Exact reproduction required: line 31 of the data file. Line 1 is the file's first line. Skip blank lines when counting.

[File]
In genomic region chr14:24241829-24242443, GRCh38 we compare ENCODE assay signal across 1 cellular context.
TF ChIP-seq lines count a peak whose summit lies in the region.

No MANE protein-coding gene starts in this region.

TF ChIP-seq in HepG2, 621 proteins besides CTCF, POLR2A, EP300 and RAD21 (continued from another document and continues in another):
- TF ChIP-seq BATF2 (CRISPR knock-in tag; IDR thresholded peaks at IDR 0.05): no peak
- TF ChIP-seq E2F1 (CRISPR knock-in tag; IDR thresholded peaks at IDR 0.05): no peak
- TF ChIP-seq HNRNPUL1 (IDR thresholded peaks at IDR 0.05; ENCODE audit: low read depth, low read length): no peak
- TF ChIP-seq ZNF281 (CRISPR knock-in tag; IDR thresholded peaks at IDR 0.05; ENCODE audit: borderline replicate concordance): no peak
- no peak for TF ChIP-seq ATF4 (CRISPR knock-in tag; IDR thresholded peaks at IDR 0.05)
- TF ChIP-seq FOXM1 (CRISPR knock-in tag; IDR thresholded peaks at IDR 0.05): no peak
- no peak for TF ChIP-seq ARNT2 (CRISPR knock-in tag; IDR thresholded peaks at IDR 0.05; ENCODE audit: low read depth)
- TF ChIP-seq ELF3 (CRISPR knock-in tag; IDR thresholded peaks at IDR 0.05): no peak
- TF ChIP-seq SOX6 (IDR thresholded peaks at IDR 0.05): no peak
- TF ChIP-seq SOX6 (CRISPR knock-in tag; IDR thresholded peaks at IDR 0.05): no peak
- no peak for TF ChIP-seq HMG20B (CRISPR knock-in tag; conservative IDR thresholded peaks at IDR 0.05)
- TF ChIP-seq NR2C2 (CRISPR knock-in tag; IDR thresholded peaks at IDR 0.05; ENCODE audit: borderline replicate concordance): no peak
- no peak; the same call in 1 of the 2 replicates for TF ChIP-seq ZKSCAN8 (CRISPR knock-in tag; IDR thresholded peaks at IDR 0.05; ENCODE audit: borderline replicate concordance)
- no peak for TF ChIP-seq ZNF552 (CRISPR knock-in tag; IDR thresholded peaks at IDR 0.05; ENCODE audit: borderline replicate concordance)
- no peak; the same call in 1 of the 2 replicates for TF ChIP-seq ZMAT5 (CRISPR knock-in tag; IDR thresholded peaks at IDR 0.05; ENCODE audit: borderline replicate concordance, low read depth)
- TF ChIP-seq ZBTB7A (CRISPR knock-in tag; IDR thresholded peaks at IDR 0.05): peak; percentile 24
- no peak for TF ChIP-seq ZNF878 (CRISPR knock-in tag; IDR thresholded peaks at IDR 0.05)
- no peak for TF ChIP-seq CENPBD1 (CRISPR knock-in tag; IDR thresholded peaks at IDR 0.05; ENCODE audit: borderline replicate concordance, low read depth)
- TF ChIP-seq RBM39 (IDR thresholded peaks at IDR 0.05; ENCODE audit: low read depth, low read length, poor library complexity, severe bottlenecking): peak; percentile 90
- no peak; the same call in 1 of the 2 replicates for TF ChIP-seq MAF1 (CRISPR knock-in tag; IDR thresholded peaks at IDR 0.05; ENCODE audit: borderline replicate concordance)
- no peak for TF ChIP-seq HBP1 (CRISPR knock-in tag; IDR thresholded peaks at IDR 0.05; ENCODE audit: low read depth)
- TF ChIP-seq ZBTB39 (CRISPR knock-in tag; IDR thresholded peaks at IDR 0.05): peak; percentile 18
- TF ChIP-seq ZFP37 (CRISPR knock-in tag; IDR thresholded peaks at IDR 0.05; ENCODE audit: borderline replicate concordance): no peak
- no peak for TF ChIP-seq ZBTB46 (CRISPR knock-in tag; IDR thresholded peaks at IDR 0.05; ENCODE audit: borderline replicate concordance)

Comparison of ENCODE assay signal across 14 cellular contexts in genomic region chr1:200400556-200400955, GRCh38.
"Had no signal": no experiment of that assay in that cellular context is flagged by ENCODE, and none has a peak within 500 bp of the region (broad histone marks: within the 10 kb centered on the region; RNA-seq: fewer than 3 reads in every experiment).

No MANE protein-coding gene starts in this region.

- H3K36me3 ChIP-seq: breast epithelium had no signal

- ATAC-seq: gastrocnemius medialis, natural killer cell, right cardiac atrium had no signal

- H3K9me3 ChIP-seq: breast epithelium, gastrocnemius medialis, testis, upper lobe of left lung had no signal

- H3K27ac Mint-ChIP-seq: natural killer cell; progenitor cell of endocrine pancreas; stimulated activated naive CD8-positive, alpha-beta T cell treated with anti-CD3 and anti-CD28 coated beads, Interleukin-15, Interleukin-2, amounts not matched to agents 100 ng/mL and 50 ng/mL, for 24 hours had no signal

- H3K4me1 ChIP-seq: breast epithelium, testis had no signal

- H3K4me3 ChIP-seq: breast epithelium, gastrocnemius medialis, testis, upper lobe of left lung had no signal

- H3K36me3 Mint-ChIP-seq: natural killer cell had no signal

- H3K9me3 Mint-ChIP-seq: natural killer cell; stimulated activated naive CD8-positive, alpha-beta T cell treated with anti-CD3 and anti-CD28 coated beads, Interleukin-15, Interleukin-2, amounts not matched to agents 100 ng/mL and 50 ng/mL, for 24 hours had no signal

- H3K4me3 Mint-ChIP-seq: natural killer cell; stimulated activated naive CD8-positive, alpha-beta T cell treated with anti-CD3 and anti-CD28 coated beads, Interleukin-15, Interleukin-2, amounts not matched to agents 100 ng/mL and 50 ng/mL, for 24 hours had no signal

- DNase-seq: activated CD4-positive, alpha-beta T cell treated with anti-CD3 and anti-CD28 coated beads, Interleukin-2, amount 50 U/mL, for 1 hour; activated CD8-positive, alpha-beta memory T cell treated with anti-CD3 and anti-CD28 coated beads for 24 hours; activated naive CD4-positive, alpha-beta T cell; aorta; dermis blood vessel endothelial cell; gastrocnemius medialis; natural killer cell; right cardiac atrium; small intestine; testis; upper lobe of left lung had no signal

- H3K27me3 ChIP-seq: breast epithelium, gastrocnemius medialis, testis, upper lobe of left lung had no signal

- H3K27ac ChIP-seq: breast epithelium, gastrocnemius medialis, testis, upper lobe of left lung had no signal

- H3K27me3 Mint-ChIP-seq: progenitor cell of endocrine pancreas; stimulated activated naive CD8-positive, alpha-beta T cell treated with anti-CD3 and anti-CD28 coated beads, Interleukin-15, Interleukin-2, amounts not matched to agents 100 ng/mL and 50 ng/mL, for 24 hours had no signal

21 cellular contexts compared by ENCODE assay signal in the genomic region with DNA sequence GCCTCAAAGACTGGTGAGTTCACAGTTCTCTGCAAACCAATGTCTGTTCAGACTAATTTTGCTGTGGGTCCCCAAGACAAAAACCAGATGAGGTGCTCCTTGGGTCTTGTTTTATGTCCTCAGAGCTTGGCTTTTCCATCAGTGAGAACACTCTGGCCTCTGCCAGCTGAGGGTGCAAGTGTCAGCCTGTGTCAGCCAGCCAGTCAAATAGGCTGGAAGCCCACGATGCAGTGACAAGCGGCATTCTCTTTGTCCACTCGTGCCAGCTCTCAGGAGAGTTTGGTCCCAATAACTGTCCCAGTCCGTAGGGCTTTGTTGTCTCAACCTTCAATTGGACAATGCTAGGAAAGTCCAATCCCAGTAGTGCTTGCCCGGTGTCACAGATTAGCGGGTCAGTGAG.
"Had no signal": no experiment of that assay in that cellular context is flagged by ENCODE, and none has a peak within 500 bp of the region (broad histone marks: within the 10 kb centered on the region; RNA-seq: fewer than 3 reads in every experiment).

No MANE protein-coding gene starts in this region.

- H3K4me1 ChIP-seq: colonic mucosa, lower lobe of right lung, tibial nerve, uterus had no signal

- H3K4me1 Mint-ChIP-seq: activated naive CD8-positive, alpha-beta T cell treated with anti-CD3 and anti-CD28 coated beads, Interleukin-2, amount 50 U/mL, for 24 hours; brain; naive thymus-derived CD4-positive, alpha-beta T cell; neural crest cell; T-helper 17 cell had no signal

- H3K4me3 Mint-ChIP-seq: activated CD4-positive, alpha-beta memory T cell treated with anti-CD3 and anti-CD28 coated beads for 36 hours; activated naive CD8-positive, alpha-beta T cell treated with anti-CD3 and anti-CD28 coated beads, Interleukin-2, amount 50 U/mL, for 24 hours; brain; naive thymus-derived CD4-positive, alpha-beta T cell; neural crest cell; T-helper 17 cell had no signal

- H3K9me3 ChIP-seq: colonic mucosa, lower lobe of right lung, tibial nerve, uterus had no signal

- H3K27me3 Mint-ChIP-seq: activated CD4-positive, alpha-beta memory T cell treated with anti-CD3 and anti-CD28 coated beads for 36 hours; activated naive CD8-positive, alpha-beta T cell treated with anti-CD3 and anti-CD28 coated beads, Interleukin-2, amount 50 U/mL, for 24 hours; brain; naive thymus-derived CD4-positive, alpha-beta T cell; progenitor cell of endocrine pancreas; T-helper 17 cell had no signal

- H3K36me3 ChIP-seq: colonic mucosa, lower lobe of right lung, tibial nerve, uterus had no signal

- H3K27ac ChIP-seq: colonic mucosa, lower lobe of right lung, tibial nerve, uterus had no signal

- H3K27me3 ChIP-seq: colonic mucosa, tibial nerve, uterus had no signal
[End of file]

No MANE protein-coding gene starts in this region.